In 1847 a book called Real Life in India by “An Old Resident” offered advice to British ladies going to live in India. This covered clothing, equipment for the voyage, household management, and ways of passing the time.
A long list of essentials for the voyage was provided. Women were told to take dozens of chemises, nightgowns, petticoats, “cambric trousers,” handkerchiefs, towels, stockings, and gloves, together with fourteen dresses of different sorts, bonnets, shoes, one warm cloak, and six mosquito sleeping drawers. Other necessities included bedding, table linen, shoe ribbons, haberdashery, hair brushes and combs, tooth brushes and powder, soap, perfume, stationery and books, candles, and a supply of Bristol water and soda. A considerable amount of cabin furniture was recommended: couch, swinging cot, chest of drawers, bookcase, chairs, looking glass, lamp, foot-bath, waterproof trunks, and air-tight cases for dresses.
On first arrival in India, ladies were advised to consult friendly females about the management of domestic affairs. The “Old Resident” pointed out that a British woman who had been accustomed to performing various household duties would be surprised to find that in India there was nothing for her to do. Everything would be done by the domestic staff. The day’s supplies were purchased by the khansuma (butler) at the market soon after day-break. Shopping, “a source of entertainment and economy in England,” was not an occupation for a lady in India. An immediate supply of hams, cheeses, or pickles could be obtained by sending a peon with a note to the local store. Only preparations for the gaieties of the cool season gave ladies an excuse to venture out to visit the milliner or jeweller for new finery.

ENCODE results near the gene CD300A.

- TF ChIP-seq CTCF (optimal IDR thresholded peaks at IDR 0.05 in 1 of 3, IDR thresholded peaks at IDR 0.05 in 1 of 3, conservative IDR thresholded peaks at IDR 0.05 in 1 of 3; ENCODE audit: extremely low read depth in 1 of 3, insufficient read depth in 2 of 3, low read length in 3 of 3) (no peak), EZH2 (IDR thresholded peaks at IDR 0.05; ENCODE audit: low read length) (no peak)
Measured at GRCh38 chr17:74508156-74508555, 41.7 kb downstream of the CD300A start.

Ladies could combat the lassitude caused by the Indian climate by reading, painting, music, needlework, intelligent conversation, and occasional soirées, or taking a morning and evening promenade. Our “Old Resident” points out the danger of falling victim to “indolent habits and coarse indulgences”: “the sylph-like form and delicate features which distinguished the youth of her arrival, are rapidly exchanged for an exterior of which obesity and swarthiness are the prominent characteristics, and the bottle and the hookah become frequent and offensive companions.”
Painting and needlework equipment should be taken out from Britain. Silver knitting needles were best as steel ones tended to rust from the warmth of the hand. Ladies who were accustomed to riding should take out saddles, bridles, and a riding habit as prices were higher in India.
The author ends his chapter devoted to information for “the weaker sex” with detailed advice about the care of pianos in India. He encouraged ladies to learn the art of tuning since piano tuners and instrument repairers were not found at every station in India.